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How I Learned To Read

I was on a temporary two-week tour with the post office during the Christmas crunch when I entered Mr. Stanley’s bookshop for the first time. Rows of homemade pine shelves crammed with books towered over more books spilling out of cardboard cartons stacked on the linoleum floor. The “checkout” was an old oak desk with a manual black Underwood typewriter mounted on a built-in tray and a marble-topped cash register that had “No Sale” in its window.

When I walked in, I was greeted with the smell of dust mixed with the mellow, dry-corn fragrance of old books. Then came the aroma of freshly brewed tea as I watched the old bookseller come into the shop from his connecting three-room flat. Balancing two large mugs of hot tea in one hand, this survivor of Depression-era polio maneuvered through the maze of cartons with a sailor’s rocking gait, shifting his weight between his cane and a scarred leather block of a shoe that evened out his right leg. Sharing a cup of tea with his regular mail carrier was a ritual with Mr. Stanley, but this day he would share it with me, changing my life forever.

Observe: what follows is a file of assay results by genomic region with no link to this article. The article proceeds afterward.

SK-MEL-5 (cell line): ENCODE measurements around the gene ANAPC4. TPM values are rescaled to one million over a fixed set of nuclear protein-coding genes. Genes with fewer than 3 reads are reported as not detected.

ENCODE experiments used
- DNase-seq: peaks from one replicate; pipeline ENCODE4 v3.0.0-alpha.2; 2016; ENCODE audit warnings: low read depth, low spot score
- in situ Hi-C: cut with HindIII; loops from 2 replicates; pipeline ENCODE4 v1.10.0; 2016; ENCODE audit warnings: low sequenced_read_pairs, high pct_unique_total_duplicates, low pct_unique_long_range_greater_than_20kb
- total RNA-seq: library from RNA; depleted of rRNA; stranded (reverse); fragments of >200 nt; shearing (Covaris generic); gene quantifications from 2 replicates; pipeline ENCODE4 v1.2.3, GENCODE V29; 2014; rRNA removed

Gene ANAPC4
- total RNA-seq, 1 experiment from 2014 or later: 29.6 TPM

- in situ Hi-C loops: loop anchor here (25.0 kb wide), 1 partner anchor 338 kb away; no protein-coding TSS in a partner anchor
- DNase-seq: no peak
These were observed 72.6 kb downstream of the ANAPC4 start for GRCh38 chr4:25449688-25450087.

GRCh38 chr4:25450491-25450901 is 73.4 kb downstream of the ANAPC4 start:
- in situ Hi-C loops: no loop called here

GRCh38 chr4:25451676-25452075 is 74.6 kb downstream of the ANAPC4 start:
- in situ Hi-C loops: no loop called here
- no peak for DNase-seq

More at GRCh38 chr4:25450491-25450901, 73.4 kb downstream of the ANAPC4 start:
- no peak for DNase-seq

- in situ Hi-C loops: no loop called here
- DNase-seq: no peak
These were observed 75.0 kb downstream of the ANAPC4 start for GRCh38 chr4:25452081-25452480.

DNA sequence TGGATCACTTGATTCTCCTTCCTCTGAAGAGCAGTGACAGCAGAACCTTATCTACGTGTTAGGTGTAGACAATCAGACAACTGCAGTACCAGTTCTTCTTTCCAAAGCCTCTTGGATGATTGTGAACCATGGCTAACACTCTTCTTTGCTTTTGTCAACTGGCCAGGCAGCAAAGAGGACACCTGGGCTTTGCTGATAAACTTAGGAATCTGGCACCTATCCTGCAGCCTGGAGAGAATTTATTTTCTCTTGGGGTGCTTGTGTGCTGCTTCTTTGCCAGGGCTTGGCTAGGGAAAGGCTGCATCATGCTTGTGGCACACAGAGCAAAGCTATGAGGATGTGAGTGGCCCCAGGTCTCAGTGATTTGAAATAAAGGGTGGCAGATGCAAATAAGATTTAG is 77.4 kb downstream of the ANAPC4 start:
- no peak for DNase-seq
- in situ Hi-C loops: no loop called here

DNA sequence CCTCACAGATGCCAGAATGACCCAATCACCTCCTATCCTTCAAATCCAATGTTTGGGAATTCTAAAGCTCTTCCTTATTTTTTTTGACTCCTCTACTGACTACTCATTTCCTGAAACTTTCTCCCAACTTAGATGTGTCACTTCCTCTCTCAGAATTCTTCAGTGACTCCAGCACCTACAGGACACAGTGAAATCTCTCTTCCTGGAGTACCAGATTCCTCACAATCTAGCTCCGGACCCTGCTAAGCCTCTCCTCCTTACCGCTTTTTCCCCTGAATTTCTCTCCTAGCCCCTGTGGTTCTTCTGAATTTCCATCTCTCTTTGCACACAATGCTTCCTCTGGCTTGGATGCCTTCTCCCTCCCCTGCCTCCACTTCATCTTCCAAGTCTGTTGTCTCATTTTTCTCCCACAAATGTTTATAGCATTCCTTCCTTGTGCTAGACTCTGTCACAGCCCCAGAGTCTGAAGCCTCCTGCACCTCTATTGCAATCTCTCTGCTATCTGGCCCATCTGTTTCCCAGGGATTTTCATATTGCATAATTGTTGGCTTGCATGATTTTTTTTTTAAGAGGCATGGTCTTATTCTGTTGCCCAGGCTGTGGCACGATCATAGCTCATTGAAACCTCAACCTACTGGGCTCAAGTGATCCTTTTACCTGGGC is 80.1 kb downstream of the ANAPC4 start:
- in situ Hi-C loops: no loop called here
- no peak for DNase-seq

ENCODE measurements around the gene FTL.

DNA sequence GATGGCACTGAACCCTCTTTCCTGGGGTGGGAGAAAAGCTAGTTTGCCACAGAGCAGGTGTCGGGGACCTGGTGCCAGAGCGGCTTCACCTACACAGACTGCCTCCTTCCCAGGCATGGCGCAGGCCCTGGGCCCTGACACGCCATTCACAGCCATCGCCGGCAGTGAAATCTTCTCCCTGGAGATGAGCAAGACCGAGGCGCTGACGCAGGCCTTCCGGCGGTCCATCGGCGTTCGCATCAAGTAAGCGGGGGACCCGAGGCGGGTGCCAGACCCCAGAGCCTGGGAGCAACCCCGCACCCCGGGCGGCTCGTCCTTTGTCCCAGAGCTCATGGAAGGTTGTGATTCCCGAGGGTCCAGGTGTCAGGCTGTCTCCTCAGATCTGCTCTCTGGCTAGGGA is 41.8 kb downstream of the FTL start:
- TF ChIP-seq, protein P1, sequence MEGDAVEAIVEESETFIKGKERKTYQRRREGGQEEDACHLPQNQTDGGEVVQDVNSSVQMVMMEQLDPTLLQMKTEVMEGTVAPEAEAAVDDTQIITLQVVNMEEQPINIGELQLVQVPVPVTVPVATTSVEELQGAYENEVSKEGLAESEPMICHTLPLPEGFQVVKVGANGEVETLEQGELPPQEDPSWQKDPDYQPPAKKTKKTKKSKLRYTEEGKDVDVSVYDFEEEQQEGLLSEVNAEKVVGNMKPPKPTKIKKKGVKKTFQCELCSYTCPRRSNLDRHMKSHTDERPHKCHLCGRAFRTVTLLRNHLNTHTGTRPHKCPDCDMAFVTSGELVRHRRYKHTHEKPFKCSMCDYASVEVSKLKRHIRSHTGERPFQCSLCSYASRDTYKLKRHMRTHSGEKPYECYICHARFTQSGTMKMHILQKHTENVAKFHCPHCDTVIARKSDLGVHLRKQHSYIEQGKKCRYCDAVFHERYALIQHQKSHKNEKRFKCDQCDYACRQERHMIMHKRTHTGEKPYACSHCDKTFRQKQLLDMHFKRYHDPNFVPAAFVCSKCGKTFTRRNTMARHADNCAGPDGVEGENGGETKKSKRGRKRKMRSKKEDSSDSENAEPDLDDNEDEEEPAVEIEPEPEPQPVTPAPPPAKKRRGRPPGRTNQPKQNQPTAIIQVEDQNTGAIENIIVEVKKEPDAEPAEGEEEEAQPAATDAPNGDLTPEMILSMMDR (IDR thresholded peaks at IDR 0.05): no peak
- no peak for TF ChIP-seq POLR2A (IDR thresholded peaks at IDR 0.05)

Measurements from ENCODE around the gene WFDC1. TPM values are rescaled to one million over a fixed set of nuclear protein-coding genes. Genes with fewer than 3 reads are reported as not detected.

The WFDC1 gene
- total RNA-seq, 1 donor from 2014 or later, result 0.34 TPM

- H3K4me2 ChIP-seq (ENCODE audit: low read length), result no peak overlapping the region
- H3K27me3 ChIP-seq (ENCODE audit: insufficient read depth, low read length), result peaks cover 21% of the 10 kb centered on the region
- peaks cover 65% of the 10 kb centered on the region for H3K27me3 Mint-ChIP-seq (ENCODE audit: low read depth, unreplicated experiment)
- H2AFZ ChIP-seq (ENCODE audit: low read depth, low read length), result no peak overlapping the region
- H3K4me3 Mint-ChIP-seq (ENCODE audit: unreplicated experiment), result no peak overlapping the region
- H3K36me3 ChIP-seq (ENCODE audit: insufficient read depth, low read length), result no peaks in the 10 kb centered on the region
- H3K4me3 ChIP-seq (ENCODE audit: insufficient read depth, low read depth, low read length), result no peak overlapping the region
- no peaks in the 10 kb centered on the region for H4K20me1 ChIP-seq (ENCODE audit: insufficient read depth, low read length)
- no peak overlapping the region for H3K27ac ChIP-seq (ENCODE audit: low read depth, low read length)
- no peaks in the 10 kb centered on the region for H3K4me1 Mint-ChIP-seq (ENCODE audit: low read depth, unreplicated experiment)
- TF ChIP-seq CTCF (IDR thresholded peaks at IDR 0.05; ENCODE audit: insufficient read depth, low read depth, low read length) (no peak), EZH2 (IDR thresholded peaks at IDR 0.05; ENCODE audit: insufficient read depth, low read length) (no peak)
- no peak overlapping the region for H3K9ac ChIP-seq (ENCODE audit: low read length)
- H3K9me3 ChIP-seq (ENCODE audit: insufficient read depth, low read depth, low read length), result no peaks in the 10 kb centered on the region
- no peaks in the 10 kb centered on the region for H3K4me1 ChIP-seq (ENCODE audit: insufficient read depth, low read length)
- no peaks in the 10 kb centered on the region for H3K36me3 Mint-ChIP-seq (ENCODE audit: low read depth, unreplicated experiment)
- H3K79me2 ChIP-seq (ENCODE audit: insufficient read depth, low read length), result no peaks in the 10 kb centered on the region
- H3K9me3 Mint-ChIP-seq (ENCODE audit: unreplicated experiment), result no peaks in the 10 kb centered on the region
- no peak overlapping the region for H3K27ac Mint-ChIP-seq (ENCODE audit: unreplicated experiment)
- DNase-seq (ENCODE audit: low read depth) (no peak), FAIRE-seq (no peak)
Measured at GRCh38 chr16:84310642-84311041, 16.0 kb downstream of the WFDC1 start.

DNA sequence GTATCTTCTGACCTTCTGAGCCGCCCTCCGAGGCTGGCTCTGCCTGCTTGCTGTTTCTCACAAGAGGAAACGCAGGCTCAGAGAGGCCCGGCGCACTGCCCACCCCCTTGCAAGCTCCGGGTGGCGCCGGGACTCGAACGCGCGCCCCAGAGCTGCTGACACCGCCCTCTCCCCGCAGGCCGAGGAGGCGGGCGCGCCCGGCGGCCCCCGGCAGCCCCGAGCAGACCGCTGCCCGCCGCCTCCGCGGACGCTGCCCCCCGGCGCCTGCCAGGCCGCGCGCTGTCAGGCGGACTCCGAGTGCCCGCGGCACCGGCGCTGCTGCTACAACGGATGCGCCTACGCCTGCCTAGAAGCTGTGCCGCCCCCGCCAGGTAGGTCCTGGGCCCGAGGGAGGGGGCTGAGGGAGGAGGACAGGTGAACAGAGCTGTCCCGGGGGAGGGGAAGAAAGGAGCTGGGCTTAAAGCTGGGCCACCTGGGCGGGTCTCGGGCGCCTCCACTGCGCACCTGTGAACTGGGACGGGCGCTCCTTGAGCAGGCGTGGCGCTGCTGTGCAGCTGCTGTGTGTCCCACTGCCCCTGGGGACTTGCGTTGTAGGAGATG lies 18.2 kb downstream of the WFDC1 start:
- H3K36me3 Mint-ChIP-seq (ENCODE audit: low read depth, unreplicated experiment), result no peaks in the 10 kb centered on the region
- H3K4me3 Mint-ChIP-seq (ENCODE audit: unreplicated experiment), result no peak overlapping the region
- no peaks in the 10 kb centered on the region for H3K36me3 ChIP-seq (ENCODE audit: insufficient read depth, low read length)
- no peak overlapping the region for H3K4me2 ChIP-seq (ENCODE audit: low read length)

Almost a decade earlier, while still a boy of thirteen, I had taken what I could carry in a small brown suitcase and headed for the nearest highway, escaping a world where a father’s lessons were taught with fists. During the years that followed, I’d hitched around the country, lived for brief periods with a number of kind people, did a tour in the Marines, and worked the odd jobs of a young man who’d never graduated from a school. While I burned my daylight my peers back home graduated high school, perhaps college, and started families. Awaiting me after the holidays was another job in another warehouse.